Alexandra Elbakyan, has landed a major blow against the multi-billion dollar control of publicly funded research. The information should belong to the public, not a small group of academic publishers. She developed a pirate web scraper service, Sci-Hub, a website that provides free access to millions of paywalled and open-access research papers and books.
Alexandra Elbakyan lives in hiding, beyond the jurisdiction of the US courts, and moves Sci-Hub between domains as it gets taken down.
Academic publishing is an incredibly lucrative business. Half the world’s research is published by five companies: Reed Elsevier, Taylor & Francis, Springer, Wiley-Blackwell and the American Chemical Society. Their profit margins are reportedly 40 percent. The reason it is such a lucrative business is because the costs are picked up by taxpayers, and the profits are kept by the publishing companies. Publicly funded researchers do all the work, and then it ends up in the hands of these publishers, and they sell it for exorbitant subscriptions fees, and the libraries and institutions that pay the fees are often paying with taxpayer money.
For her service to the world, Alexandra was sued in 2015 by Elsevier and in 2017 by the American Chemical Society, resulting in nearly $20 million of fines and damages against her. US courts have characterized her work as copyright violations and theft.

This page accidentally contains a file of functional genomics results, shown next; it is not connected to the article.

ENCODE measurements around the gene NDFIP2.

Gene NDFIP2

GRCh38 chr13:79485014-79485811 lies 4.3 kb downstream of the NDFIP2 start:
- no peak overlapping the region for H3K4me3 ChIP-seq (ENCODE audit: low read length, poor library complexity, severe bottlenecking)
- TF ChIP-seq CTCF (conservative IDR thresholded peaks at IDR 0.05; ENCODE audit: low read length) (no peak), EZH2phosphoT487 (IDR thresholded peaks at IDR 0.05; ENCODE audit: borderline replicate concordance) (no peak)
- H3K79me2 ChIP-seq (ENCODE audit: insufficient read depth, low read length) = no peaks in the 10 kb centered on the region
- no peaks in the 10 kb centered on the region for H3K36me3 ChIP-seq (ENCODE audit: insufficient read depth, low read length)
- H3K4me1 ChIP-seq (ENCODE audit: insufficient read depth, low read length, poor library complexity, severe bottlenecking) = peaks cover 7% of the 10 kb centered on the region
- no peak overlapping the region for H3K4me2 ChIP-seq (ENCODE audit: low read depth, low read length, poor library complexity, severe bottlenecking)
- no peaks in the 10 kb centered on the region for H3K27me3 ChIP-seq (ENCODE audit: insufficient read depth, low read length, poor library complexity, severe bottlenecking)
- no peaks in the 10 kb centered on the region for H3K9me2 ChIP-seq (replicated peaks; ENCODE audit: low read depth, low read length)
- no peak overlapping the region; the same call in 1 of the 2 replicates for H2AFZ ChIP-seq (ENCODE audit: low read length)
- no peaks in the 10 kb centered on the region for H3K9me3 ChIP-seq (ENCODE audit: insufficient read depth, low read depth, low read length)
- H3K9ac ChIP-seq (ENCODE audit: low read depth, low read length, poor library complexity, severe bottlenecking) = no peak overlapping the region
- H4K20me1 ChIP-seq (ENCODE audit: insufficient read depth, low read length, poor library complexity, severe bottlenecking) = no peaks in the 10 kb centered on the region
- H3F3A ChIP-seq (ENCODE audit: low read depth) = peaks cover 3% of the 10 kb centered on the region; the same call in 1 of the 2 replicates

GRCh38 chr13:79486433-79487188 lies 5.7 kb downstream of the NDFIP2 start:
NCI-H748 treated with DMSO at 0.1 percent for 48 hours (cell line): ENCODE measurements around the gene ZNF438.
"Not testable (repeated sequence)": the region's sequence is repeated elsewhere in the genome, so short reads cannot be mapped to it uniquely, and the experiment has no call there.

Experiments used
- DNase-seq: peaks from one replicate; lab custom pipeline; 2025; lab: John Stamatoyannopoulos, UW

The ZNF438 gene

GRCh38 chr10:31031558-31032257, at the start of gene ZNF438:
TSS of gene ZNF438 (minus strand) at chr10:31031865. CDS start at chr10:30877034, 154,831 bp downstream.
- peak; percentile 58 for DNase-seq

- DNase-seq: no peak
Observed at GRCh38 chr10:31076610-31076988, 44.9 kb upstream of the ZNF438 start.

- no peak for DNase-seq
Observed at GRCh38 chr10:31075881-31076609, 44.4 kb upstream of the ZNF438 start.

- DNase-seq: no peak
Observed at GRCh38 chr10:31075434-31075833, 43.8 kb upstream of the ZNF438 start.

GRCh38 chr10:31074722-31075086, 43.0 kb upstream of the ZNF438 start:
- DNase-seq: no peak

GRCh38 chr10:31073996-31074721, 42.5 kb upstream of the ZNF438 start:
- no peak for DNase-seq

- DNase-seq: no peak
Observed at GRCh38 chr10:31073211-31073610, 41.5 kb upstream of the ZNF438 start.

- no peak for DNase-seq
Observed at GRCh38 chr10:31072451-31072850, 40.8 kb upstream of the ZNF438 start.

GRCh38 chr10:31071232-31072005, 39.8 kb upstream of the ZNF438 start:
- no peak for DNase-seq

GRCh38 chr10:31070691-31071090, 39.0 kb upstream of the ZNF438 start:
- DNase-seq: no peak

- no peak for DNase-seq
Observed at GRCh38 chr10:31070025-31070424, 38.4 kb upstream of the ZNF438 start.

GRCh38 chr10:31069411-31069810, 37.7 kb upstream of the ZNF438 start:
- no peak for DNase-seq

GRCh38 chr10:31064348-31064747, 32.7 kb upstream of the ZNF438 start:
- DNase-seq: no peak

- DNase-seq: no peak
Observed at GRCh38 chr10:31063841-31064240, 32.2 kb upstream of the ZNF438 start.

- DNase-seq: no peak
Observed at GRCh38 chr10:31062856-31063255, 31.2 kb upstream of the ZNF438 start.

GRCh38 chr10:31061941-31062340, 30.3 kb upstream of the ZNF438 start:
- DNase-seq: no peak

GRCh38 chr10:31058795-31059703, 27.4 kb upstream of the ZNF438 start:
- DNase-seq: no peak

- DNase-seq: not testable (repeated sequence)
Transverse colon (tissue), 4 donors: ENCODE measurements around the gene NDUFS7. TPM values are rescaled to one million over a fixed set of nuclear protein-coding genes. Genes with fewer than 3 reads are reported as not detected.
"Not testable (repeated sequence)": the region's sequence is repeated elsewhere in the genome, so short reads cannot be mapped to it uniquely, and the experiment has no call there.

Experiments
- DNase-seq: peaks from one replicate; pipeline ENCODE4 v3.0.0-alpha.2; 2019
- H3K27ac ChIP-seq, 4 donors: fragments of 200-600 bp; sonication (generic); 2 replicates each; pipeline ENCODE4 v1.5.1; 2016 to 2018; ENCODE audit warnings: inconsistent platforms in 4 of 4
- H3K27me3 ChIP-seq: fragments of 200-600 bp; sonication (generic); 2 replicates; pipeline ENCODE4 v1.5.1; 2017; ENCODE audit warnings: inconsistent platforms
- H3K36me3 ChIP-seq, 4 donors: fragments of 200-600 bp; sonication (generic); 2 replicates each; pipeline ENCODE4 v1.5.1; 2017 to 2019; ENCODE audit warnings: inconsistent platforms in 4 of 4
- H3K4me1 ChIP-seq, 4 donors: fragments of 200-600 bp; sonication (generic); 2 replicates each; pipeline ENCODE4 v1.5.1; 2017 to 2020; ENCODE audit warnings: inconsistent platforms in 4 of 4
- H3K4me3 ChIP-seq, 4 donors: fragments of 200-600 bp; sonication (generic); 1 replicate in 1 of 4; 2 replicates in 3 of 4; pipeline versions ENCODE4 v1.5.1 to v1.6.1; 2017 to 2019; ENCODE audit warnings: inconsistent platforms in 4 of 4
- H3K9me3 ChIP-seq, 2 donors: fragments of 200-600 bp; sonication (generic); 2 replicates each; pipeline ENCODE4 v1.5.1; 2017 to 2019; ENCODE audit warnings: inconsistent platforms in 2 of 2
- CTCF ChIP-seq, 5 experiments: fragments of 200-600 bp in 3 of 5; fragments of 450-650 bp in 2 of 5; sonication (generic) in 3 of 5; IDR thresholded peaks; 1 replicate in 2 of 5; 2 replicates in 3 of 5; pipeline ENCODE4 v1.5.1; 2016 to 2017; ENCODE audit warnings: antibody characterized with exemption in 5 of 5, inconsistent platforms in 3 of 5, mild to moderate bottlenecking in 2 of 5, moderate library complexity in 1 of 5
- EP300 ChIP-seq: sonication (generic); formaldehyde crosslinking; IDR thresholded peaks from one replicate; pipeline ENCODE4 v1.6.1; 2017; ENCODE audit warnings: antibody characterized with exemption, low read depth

There are others who are challenging the big publishers. The brilliant innovator Aaron Swartz tried to release 5 million scientific articles into the public domain. Facing decades in a US federal prison for this selfless act, he took his life.
This multibillion-dollar industry that traps knowledge behind paywalls was pioneered by Robert Maxwell, a notorious conman. He realized scientists needed to know about the developments in their field, and he saw an opportunity to make money. Now, the journals that control access to academic papers can charge outrageous fees for the knowledge.